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PM Modi should talk directly to farmers

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Ignoring farmer demands, how can we find a solution to the problem if we continue to not even recognise the problem and simply ignore it?

By Sanjeeb Kumar 

I don't know how many farmers were present at the Ghazipur (Delhi-Uttar Pradesh) border by 30 th January, but today somewhere around 20,000 have gathered to protest against the agriculture laws as I went to border to check ground reality. Many believe that its good time that Prime Minster (PM)Narendra Modi himself should reach out to farmers instead of orchestrating through his leaders. Many of the protesters were heard saying that the personal reputation of the PM is getting increasingly on stake and a personal intervention by him can bring some kind of a solution to the raging issue.

As per ground report, rising anger against the Modi government over its approach against farmers who are protesting across the country In Punjab, small-scale protests had started in August 2020 when the farm bills were made public and demanding the rollback of the Farmers' Produce Trade and Commerce (Promotion and Facilitation) Act, 2020, the Farmers (Empowerment and Protection) Agreement on Price Assurance and Farm Services Act, 2020 and the Essential Commodities (Amendment) Act, 2020.

Beginning of Protests

In Punjab, small-scale protests had started in August 2020 when the Farm Bills were made public. It was only after the passage of the acts that more farmers and farm unions across India joined the protests against the reforms. On 25 September 2020 farm unions all over India called for a Bharat Bandh (lit. transl. nation-wide shutting down) to protest against these farm laws. The most widespread protests took place in Punjab, Haryana and Western Uttar Pradesh but demonstrations were also reported in Uttar Pradesh, Karnataka,Tamil Nadu, Odisha,Kerala and other states. Railway services have remained suspended in Punjab for more than two months due to the protests, starting from October. Following this, farmers from different states then marched to Delhi to protest against the laws. On the other hand, Farmers also criticized the national media for misrepresenting the protest.

In certain parts of India, bullock-cart rallies in support of farmer's protest have also been organized by marginal farmers.

So far nine rounds of talks have taken place between the Modi government and farmers represented by the farm unions between 14 October 2020 and 15 January 2021; all were inconclusive. Even farm leaders have rejected a Supreme Court of India stay order on the farm laws as well as the involvement of a Supreme Court appointed committee as farmer unions and their representatives have demanded that the laws be repealed and will not accept anything short of it.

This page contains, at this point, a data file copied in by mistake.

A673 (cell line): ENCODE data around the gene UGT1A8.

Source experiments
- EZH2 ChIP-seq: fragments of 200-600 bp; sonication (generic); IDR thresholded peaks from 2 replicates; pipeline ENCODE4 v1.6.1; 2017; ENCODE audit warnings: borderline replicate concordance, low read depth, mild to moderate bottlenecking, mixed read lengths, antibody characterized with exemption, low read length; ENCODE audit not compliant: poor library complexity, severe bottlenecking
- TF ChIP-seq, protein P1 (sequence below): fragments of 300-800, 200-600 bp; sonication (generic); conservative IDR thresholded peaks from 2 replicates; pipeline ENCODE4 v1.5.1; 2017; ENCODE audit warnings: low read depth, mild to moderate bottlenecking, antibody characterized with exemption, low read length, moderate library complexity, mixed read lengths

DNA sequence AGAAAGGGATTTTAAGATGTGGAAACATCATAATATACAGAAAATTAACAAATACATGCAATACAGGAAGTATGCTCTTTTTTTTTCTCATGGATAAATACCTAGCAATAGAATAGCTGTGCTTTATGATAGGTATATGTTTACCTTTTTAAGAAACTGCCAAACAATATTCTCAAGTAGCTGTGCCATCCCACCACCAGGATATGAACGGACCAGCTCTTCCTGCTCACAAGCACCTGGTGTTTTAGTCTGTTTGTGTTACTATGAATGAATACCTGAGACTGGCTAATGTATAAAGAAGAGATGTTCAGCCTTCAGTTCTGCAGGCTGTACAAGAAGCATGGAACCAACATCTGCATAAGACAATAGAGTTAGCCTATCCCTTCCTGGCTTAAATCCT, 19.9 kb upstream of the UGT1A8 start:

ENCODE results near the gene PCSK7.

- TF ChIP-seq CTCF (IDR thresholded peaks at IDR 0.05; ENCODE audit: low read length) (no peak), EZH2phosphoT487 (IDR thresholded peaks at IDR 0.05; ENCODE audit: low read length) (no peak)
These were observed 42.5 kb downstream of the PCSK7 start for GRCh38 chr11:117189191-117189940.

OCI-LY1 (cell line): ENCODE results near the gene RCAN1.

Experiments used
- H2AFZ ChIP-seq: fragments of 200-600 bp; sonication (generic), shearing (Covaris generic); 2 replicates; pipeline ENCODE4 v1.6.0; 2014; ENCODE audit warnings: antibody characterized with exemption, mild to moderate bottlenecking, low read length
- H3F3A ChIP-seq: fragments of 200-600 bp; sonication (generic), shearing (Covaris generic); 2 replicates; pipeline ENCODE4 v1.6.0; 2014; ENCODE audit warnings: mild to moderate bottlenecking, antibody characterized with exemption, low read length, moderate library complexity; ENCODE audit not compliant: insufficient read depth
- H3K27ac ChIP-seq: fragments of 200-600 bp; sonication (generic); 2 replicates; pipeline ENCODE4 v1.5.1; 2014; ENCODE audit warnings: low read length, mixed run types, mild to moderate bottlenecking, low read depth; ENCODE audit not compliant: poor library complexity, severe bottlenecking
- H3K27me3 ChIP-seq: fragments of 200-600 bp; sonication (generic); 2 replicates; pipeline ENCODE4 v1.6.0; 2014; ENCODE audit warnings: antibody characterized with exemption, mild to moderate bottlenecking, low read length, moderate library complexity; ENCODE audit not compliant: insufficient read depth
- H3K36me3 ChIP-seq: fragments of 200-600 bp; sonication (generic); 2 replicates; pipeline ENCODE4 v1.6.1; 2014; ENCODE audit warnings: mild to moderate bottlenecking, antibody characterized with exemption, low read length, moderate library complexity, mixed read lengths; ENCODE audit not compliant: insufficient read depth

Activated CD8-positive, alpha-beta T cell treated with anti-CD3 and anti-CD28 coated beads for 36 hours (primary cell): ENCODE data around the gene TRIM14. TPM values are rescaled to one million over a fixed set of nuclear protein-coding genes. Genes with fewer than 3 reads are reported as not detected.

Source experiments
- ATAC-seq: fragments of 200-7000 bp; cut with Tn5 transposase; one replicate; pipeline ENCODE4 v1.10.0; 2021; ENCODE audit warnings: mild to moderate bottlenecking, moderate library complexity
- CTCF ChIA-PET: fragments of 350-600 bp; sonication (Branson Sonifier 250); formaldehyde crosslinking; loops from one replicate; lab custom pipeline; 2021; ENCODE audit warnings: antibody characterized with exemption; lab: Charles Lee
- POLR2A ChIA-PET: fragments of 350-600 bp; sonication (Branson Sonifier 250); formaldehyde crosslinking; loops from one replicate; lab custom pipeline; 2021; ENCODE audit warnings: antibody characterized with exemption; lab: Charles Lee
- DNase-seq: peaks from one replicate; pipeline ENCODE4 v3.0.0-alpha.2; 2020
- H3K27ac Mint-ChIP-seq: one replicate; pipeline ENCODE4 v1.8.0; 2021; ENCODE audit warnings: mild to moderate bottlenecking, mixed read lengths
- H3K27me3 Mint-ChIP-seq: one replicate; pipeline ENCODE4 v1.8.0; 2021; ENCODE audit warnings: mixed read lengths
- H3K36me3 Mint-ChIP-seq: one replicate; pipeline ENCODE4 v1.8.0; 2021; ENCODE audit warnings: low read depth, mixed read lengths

Farmer unions' demands
The farmer unions believe that the laws will open the sale and marketing of agricultural products outside the notified Agricultural Produce Market Committee (APMC) mandis for farmers. Further, the laws will allow inter-state trade and encourage hike electronic trading of agricultural produce. The new laws prevent the state governments from collecting a market fee, cess, or levy for trade outside the APMC markets; this has led the farmers to believe the laws will "gradually end the mandi system" and "leave farmers at the mercy of corporates". Further, the farmers believe that the laws will end their existing relationship with artisans (commission agents who act as middlemen by providing financial loans, ensuring timely procurement, and promising adequate prices for their crop).

Additionally, protesting farmers believe dismantling the APMC mandis will encourage abolishing the purchase of their crops at the minimum support price. They are therefore demanding the minimum support prices to be guaranteed by the government.

As of January 31, farmers' demands include:

Make minimum support price (MSP) and state procurement of crops a legal right
Assurances that conventional procurement system will remain
Implement Swaminathan Panel Report and peg MSP at least 50% more than weighted average cost of production
Cut diesel prices for agricultural use by 50%
Repeal of Commission on Air Quality Management in NCR and the adjoining Ordinance 2020 and removal of punishment and fine for stubble burning
Release of farmers arrested for burning paddy stubble in Punjab
Abolishing the Electricity Ordinance 2020
Centre should not interfere in state subjects, decentralization in practice
Withdrawal of all cases against and release of farmer leaders

Conclusion

Ignoring farmer demands, how can we find a solution to the problem if we continue to not even recognise the problem and simply ignore it? So Modi should directly listen to their Man-Ki-Bath instead of depending on someone else and I personally believe that problem will be solved once Modi sit with farmers for high tea.


Story images by Hari Om Sharma 

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